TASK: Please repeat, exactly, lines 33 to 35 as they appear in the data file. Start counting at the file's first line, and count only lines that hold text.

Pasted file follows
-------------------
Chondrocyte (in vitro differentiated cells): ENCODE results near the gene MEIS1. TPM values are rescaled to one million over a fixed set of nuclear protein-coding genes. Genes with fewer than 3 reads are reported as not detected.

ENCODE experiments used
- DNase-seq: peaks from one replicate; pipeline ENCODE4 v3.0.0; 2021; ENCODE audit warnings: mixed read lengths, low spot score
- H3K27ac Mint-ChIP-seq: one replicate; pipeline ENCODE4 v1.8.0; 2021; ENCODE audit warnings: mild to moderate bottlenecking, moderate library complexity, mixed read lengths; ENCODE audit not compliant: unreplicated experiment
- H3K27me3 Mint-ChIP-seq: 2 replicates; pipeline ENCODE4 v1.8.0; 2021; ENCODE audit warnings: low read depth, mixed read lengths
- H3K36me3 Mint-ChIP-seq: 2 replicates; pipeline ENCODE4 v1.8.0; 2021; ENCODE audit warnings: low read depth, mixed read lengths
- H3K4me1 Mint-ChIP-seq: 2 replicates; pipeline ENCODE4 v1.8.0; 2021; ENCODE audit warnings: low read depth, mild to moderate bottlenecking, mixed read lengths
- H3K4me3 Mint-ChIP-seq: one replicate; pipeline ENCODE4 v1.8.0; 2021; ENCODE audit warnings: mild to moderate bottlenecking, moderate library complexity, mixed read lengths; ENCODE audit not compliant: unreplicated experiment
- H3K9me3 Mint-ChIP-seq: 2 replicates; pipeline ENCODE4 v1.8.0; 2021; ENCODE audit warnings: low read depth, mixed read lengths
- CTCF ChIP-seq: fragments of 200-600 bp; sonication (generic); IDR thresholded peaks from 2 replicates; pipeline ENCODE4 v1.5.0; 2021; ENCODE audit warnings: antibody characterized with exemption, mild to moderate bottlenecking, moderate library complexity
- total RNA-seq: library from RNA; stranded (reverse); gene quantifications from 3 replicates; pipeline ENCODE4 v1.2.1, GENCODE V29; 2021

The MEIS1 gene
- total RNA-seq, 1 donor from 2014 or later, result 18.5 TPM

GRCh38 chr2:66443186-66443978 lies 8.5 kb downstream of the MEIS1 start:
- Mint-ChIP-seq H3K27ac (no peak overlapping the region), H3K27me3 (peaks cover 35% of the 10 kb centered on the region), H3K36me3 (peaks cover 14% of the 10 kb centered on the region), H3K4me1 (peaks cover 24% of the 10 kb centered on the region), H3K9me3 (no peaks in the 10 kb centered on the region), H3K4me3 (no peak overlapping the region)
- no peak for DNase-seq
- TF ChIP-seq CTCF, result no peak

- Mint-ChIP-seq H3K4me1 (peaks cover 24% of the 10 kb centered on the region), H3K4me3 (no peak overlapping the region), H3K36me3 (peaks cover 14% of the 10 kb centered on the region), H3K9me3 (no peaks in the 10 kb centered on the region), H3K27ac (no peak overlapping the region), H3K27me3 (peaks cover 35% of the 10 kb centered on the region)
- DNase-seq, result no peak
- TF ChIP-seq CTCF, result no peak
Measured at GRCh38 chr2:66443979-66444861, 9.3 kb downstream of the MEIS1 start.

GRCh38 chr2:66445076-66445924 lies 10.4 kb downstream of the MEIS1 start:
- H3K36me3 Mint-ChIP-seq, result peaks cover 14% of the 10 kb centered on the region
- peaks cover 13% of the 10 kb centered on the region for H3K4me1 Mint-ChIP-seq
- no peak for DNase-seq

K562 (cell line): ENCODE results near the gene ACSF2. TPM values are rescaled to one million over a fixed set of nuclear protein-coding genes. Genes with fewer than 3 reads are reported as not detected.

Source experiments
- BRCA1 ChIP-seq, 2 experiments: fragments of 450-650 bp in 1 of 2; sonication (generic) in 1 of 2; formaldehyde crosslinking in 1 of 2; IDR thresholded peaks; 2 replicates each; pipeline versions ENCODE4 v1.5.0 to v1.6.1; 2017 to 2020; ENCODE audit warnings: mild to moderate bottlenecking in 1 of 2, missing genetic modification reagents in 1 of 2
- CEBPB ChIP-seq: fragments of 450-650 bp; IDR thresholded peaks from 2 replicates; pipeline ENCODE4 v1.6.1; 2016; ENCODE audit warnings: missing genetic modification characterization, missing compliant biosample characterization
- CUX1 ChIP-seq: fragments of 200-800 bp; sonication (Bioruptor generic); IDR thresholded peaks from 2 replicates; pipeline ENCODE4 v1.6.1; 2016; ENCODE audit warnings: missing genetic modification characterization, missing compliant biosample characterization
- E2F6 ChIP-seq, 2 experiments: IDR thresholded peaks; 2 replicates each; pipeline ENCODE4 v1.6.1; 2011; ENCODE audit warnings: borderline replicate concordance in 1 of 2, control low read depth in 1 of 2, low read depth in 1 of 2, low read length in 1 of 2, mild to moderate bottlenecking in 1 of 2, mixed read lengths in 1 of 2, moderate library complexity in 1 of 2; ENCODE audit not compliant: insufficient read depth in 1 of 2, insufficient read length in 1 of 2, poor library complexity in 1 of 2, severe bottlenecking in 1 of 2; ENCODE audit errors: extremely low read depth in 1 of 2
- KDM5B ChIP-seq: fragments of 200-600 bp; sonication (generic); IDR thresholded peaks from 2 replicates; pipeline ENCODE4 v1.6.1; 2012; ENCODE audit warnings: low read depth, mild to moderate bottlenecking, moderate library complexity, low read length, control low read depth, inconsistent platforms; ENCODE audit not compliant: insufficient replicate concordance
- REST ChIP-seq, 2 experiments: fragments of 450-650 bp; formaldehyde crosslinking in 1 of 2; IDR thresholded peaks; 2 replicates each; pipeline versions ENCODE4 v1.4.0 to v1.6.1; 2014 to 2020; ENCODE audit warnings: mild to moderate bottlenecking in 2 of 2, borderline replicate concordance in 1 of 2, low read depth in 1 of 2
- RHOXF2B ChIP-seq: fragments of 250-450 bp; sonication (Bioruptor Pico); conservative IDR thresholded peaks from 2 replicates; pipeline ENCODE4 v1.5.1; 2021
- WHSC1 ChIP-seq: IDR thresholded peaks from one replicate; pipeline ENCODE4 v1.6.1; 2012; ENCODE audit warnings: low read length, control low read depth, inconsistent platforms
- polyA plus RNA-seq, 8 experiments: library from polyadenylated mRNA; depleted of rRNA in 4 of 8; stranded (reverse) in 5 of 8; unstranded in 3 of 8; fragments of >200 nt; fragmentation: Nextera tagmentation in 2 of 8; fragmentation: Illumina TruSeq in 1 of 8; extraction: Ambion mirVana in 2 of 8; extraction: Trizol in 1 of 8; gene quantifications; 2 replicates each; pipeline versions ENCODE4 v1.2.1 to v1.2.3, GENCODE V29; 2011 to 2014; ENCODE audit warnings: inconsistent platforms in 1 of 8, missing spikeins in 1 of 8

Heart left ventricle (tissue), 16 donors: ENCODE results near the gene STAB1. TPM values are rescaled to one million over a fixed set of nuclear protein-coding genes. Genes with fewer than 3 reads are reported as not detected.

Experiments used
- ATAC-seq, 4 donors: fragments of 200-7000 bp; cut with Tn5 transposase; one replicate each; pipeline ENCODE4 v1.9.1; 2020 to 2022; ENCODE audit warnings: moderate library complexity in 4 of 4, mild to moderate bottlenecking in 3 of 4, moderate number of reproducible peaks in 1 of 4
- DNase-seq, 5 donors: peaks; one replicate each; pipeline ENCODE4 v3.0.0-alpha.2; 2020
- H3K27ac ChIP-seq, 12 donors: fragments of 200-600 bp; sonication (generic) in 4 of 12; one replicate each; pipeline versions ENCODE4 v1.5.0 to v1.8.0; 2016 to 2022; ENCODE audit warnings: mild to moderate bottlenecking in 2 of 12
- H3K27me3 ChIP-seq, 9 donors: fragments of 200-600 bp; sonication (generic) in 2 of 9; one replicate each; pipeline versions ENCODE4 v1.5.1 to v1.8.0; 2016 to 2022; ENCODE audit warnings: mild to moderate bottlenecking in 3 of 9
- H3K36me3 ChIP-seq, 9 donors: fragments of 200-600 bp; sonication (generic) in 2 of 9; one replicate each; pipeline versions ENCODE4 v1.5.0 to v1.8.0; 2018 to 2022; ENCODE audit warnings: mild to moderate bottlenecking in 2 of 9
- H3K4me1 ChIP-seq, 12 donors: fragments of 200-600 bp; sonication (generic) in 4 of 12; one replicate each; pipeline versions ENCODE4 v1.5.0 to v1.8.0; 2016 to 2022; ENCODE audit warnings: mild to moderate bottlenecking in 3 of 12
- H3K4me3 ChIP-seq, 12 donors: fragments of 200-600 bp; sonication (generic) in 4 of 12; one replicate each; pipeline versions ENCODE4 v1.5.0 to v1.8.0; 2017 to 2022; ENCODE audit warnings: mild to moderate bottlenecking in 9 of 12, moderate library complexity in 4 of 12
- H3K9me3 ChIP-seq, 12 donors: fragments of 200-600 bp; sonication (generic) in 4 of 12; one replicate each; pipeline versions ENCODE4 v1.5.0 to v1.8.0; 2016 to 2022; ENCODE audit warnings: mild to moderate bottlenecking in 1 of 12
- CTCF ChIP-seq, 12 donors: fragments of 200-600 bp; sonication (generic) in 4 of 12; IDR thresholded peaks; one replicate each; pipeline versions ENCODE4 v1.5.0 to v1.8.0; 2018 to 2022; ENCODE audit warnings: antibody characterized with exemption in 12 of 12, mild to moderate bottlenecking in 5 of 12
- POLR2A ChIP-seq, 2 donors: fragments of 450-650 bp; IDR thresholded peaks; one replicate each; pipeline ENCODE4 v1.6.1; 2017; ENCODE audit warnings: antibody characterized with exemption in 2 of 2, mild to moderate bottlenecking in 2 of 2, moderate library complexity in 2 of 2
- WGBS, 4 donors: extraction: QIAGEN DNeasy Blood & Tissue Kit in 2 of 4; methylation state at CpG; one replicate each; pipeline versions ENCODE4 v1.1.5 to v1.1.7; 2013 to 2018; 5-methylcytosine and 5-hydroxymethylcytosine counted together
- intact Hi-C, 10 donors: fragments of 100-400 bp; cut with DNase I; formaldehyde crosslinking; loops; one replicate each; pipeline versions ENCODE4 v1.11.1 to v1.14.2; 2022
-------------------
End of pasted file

- REST ChIP-seq, 2 experiments: fragments of 450-650 bp; formaldehyde crosslinking in 1 of 2; IDR thresholded peaks; 2 replicates each; pipeline versions ENCODE4 v1.4.0 to v1.6.1; 2014 to 2020; ENCODE audit warnings: mild to moderate bottlenecking in 2 of 2, borderline replicate concordance in 1 of 2, low read depth in 1 of 2
- RHOXF2B ChIP-seq: fragments of 250-450 bp; sonication (Bioruptor Pico); conservative IDR thresholded peaks from 2 replicates; pipeline ENCODE4 v1.5.1; 2021
- WHSC1 ChIP-seq: IDR thresholded peaks from one replicate; pipeline ENCODE4 v1.6.1; 2012; ENCODE audit warnings: low read length, control low read depth, inconsistent platforms